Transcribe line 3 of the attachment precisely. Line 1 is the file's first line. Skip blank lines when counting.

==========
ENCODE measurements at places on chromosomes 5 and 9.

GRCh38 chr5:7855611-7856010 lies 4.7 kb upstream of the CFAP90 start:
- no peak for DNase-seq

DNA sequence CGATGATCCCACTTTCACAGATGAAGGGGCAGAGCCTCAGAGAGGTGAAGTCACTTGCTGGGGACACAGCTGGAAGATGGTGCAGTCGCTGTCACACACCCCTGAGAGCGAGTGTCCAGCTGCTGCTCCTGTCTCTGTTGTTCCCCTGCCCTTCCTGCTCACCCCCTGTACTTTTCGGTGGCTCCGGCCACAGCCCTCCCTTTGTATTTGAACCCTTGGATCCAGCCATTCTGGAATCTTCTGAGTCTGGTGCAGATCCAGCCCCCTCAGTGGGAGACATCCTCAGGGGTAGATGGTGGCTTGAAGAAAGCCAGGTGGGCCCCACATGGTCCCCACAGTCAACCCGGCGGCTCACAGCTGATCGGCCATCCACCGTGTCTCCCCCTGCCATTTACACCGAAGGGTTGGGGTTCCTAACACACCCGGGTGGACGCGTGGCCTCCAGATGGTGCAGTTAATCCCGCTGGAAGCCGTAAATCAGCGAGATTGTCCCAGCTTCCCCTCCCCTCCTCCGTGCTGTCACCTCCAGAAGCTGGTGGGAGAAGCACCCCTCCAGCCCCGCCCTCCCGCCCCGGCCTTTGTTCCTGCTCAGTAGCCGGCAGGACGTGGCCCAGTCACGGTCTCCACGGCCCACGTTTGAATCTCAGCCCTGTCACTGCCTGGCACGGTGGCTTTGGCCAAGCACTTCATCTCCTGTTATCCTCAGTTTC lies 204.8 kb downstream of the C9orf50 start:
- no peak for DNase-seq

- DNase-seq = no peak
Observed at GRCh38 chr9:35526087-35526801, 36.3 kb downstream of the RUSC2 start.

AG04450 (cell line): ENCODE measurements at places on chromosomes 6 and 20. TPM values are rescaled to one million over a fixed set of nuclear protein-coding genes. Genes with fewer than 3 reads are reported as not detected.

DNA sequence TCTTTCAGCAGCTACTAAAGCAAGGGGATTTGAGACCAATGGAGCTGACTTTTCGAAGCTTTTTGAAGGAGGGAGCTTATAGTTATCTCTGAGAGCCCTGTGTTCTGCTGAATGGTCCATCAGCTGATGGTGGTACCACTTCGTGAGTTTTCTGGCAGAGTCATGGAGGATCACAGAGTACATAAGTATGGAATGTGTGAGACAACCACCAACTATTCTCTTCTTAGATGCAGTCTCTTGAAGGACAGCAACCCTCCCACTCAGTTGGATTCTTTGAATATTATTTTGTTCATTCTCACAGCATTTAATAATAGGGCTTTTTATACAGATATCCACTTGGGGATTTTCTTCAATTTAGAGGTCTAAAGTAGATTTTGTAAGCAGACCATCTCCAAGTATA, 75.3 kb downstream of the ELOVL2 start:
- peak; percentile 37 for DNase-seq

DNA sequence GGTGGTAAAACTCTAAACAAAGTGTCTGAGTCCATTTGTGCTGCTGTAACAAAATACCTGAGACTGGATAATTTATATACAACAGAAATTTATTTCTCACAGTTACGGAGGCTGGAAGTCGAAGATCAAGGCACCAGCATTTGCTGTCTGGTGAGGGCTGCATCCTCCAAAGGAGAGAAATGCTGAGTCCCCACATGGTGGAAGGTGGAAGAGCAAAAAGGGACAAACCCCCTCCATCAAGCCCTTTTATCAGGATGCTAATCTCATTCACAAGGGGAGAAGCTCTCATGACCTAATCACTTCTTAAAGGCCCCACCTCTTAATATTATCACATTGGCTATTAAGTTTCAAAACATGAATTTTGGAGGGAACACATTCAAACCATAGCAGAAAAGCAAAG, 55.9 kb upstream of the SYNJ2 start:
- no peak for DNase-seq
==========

- no peak for DNase-seq